By Alexis Soloski
By R. C. Baker
By Alexis Soloski
By Tom Sellar
By Araceli Cruz
By Brienne Walsh
By Alexis Soloski
By Alexis Soloski
Most of Shakespeare's plays require an audience to make one time-jump, back to the era of his language and his social conventions. His plays set in ancient Rome, like Julius Caesar, are trickier to stage because they require two such jumps: first to Shakespeare's England, then to that England's conception of the classical past. Julius Caesar is full of lines about what it is to be a Roman, and situations set up to display the Elizabethan idea of Roman standards of conduct. At the same time, its action and details are filled with Elizabethan daily life, coupled with Shakespeare's shrewd sense of what drives people to extreme political actions, and what tactics they choose to defend themselves when the actions veer off course.
Daniel Sullivan's production adds another layer by making Rome a timeless mix of past and present, set in a jumble of ancient walls and modern girders. The senators wear suits, the plebeians wear shapeless green uniforms, and gruff, feisty Caesar (William Sadler) sports a guerrillero's red beret. Swords and daggers still do most of the killing, but the knives that stab Caesar are smuggled into the Forum in an attaché case, while helicopters whir and mortar barrages explode over the plains of Philippi. This wouldn't be bad if it heightened the play's immediacy. For despite its stirring high-tension confrontation scenes and the string of familiar passages that have made it one of Shakespeare's most quoted plays, Julius Caesar is actually a very hard play to bring off. Somber, austere, and almost clinical in its emotional distance, it features a hero (Brutus) whose goodness is marred by a violent act for which we only get cursory, incomplete justifications, matched with an antagonist (Marc Antony) who seems most often to be a viciously calculating manipulator.
None of this gets clearly sorted out in Sullivan's production, which seems to have no clear idea of the play animating it. The overall effect is patchy, and the veering from modern to archaic to futuristic suggests that the patchiness comes from settling for what works in a given scene rather than shaping it toward an overall picture. Some of the acting is very good, but even in intimate scenes the actors often seem to be playing in mismatched styles or pursuing disparate goals. Sullivan seems at a loss with the plebeians, whose scenes are lackadaisically staged, and with the play's women: Both Portia (Jessica Hecht) and Calpurnia (Tamara Tunie) convey generalized hysteria. Shakespeare's Caesar may be a despot but he is often a gracious and a philosophically reflective one; both qualities sit oddly on Sadler's drill sergeant of a ruler. Shakespeare's Antony is a crafty politician whose grief, whether real or feigned, is channeled into his quest for power; Eamonn Walker's Antony, sometimes touching but more often unintelligible, is all tears and petulance, the most unpolitical fellow going.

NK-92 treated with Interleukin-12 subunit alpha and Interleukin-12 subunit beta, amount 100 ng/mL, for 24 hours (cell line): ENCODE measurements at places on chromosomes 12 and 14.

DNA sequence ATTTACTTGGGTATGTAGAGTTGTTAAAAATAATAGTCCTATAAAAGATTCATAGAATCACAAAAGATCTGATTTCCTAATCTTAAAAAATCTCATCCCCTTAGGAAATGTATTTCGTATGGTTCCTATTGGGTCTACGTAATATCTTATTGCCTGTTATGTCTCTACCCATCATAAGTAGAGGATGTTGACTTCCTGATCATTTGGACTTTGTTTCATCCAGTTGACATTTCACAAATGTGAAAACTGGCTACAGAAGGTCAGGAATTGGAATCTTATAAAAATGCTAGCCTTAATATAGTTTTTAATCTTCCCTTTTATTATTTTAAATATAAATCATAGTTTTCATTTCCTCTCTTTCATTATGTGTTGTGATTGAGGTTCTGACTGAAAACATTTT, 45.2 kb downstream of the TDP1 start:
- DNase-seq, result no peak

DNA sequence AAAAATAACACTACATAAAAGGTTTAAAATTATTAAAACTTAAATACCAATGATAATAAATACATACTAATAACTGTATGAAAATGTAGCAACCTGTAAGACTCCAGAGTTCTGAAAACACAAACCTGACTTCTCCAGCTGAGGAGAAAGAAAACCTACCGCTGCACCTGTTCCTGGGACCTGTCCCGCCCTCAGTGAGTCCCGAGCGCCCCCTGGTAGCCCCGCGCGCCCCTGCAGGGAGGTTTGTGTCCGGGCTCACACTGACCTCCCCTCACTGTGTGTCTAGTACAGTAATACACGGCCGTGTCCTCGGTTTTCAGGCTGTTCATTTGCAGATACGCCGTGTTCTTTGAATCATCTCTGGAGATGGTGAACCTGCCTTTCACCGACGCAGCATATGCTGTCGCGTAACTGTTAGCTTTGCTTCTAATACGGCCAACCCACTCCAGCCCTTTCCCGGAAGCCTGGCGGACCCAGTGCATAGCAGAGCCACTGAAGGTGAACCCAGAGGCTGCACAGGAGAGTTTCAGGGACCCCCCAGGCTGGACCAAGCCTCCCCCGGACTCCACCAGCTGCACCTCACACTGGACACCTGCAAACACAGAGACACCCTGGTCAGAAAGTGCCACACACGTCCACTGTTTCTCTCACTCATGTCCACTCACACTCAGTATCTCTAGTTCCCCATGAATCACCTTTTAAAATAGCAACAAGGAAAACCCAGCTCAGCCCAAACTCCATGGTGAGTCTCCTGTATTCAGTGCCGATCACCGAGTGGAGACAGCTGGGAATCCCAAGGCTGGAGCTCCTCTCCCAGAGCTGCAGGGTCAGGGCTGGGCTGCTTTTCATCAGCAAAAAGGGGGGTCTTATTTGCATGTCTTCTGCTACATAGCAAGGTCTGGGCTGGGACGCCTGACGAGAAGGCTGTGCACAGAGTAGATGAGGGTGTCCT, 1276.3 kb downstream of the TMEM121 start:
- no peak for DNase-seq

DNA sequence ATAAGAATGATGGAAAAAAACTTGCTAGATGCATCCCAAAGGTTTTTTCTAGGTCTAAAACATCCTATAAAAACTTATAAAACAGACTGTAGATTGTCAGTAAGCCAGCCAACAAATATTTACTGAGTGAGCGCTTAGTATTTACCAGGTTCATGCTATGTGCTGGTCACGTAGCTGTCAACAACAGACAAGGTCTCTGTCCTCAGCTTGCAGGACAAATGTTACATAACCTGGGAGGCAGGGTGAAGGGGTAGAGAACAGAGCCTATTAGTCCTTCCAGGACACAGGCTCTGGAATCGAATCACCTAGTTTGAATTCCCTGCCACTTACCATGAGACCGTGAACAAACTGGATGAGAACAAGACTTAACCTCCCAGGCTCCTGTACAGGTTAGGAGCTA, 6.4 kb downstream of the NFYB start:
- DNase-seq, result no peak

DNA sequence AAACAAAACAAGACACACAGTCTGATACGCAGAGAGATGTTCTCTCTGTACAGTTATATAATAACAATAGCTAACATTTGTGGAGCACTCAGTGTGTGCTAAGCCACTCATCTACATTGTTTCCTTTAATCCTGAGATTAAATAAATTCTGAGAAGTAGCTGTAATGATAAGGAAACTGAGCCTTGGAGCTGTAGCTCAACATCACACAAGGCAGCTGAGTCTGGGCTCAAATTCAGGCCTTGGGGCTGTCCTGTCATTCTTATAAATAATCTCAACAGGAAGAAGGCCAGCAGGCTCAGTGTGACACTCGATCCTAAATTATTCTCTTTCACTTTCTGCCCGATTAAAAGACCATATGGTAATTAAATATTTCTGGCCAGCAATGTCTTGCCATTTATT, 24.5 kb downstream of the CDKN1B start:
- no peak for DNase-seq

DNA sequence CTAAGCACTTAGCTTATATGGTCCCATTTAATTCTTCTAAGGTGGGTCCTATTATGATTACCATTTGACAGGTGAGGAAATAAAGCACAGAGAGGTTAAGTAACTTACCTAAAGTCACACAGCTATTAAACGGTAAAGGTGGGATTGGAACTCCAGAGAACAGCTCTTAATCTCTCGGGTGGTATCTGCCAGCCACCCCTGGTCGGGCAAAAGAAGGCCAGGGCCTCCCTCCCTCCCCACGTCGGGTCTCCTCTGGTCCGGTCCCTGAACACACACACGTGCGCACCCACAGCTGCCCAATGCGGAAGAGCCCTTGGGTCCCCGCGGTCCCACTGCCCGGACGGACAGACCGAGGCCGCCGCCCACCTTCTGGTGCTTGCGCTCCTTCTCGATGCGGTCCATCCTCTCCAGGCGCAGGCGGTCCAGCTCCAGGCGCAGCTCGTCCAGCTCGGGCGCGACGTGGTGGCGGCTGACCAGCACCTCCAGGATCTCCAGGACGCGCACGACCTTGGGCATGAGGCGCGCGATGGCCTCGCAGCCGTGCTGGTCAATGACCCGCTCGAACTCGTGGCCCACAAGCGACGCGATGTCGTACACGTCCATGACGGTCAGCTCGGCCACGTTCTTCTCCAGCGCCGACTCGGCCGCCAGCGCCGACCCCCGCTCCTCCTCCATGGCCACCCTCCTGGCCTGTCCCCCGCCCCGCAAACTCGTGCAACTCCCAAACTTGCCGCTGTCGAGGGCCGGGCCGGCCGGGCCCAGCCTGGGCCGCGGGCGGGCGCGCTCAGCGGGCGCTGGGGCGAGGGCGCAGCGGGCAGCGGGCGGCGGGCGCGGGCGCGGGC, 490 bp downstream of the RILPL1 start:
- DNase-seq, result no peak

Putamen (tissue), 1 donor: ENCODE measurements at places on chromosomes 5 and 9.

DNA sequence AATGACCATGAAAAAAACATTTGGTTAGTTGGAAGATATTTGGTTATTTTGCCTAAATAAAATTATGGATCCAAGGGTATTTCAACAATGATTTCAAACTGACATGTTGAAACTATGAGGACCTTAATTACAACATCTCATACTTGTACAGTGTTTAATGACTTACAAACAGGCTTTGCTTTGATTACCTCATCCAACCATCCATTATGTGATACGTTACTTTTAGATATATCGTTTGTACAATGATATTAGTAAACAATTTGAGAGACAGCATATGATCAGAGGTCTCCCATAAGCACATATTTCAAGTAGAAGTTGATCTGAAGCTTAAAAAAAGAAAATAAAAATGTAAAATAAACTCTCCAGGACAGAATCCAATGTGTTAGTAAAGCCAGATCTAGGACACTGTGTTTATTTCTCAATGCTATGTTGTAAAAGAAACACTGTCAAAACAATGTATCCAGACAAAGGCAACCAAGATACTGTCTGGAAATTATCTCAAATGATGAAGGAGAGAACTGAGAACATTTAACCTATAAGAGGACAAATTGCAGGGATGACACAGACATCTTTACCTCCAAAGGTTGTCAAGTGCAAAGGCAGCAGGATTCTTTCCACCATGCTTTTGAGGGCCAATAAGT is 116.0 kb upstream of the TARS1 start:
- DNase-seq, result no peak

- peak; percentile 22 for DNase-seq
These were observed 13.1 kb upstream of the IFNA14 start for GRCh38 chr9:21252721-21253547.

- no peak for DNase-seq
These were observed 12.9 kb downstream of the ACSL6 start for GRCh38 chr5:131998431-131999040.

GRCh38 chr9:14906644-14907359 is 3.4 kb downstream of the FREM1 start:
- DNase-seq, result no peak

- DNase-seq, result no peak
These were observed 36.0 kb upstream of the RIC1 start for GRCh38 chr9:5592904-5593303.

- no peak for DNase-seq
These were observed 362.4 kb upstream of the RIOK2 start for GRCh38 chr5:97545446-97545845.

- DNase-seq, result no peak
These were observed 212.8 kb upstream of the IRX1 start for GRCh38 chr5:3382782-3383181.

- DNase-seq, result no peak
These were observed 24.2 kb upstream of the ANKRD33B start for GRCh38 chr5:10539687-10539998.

Sullivan does better with the conspirators, putting nice moments of fear and hesitation in both their plotting and the assassination scenes. Two of these small portraits, Jack Willis's blunt clod of a Casca and Patrick Page's slickly bland Decius Brutus, are among the best things in the show. (Page does well again in the second half as Brutus's envoy, Messala.) But the play's main conflict is centered on Brutus and Cassius, sworn friends and co-conspirators who are both deeply divided souls. Cassius, a man of principle whose enmity to Caesar's power stems first from a faith in the idea of a republic, is also a tremulous and neurasthenic man, barely aware of the personal resentment and greed that fuel principled declarations. The deeper Brutus is unfrightened and without personal motives; his torments are ethical. Even in an act of political violence, he wants to do the right thinga desire by which he destroys everything Caesar's assassination was intended to achieve. In letting Antony speak, he unwittingly puts the mob in the hands of his worst enemy, assuming naively that everyone else can come up to his standard of behavior. (Today's Democratic Party has a lot in common with Brutus.)
Denzel Washington's Brutus, meant to be the center of this production, has many good aspects. Washington has a commanding presence, clear diction, and an appealing voice, high and light. But he's clearly happier in action than in reflection, a Thane of Cawdor rather than a Prince of Denmark. He's much better in the play's second half, where Brutus must act decisively, than in the moral weighing process of the first, where he seems only a perplexed nice guy. In the tent scene with Cassius, in contrast, or at his death, Washington's genuinely moving; you get the nobility and intelligence that justify Brutus's place in the play. One difficulty is that he lacks a suitable Cassius: Colm Feore is an accomplished actor in a different mode, all vocal technique and no vulnerability; next to Washington, he seems hollow.
If all this seems faint praise at best, there ought to be some louder praise for Washington and his producers: Putting Shakespeare on Broadway, where serious plays have become an endangered species, was a bold risk; and even partial success with it is worth more, morally speaking, than a thousand recycled pop-catalog musicals. Its very existence puts Broadway's money-grubbers to shame.